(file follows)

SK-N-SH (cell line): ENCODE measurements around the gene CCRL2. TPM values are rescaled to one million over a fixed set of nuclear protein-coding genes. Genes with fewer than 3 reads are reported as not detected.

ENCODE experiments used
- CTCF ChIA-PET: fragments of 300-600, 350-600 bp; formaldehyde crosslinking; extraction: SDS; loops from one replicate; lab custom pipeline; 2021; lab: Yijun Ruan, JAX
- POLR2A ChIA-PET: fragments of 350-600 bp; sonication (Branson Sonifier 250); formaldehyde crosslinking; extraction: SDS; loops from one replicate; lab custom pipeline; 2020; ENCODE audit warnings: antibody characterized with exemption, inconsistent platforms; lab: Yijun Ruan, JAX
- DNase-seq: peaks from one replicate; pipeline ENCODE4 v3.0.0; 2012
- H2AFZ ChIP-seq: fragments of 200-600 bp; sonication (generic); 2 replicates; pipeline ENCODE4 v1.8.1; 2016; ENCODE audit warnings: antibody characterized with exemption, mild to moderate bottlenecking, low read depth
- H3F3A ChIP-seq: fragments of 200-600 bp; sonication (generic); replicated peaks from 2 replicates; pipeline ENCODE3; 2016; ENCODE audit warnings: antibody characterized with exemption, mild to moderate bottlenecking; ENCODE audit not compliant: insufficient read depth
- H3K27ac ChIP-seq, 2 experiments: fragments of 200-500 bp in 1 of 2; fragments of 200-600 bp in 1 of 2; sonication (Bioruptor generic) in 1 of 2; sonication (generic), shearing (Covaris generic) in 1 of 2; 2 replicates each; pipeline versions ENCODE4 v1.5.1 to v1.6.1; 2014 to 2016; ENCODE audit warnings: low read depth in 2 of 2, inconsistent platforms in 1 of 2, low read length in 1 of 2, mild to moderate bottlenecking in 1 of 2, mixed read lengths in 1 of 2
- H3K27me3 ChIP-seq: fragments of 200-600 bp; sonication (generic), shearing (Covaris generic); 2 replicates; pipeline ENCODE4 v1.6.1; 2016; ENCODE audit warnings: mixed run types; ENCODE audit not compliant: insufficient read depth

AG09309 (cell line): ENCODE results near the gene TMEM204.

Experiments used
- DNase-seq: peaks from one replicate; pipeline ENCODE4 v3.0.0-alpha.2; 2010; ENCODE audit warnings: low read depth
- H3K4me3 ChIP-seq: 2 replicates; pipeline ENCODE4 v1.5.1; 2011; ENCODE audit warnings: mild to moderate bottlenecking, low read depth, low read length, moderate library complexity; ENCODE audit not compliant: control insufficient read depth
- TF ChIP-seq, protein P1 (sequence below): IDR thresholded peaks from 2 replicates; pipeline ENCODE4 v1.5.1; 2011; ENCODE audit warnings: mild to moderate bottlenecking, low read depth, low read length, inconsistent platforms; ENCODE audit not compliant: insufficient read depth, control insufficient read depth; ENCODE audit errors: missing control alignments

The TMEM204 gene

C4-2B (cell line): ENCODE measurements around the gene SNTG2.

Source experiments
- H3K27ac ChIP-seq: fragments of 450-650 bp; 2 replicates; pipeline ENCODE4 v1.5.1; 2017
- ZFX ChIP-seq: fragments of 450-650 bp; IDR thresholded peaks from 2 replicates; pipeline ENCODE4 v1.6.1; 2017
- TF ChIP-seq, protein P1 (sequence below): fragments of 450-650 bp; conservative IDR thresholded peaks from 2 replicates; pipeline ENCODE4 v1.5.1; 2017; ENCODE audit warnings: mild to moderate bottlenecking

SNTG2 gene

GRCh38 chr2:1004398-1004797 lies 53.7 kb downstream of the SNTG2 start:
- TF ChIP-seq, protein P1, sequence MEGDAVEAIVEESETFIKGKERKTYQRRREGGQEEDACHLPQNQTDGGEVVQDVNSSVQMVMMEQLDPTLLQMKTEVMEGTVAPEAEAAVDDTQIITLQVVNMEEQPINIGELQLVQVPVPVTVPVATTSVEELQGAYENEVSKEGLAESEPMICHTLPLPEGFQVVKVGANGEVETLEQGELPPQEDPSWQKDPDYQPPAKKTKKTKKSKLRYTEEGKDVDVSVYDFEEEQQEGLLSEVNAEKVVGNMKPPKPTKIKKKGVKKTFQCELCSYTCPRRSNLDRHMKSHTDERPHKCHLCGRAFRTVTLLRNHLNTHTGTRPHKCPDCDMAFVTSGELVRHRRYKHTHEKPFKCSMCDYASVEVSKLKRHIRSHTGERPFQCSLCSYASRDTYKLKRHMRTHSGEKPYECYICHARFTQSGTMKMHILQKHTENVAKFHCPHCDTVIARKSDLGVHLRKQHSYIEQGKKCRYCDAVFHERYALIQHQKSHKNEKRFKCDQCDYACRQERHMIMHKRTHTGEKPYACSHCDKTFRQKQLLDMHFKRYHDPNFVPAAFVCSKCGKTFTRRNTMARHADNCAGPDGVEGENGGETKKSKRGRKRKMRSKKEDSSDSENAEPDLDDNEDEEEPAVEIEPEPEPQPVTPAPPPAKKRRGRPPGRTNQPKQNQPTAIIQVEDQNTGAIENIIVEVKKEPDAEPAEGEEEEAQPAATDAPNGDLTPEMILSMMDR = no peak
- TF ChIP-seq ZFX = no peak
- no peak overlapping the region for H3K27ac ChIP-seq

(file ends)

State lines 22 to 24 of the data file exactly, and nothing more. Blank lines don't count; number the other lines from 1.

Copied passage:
GRCh38 chr2:1004398-1004797 lies 53.7 kb downstream of the SNTG2 start:
- TF ChIP-seq, protein P1, sequence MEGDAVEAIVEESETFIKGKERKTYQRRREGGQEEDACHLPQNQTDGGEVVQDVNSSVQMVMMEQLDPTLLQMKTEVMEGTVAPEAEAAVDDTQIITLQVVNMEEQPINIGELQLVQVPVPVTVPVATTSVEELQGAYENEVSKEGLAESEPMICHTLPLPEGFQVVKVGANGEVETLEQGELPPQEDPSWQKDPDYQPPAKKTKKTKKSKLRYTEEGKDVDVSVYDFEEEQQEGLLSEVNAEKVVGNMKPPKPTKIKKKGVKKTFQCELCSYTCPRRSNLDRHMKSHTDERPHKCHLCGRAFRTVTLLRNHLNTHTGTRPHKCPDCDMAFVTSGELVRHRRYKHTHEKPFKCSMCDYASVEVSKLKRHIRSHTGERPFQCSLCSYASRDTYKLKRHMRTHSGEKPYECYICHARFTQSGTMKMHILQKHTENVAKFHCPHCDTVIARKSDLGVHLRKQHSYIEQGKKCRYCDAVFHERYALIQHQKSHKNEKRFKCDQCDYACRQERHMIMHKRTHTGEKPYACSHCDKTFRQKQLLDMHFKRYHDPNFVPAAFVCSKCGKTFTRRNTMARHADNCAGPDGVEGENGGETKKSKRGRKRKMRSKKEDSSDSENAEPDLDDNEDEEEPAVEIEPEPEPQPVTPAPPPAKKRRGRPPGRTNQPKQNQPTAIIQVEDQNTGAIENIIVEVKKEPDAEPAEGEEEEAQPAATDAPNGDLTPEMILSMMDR = no peak
- TF ChIP-seq ZFX = no peak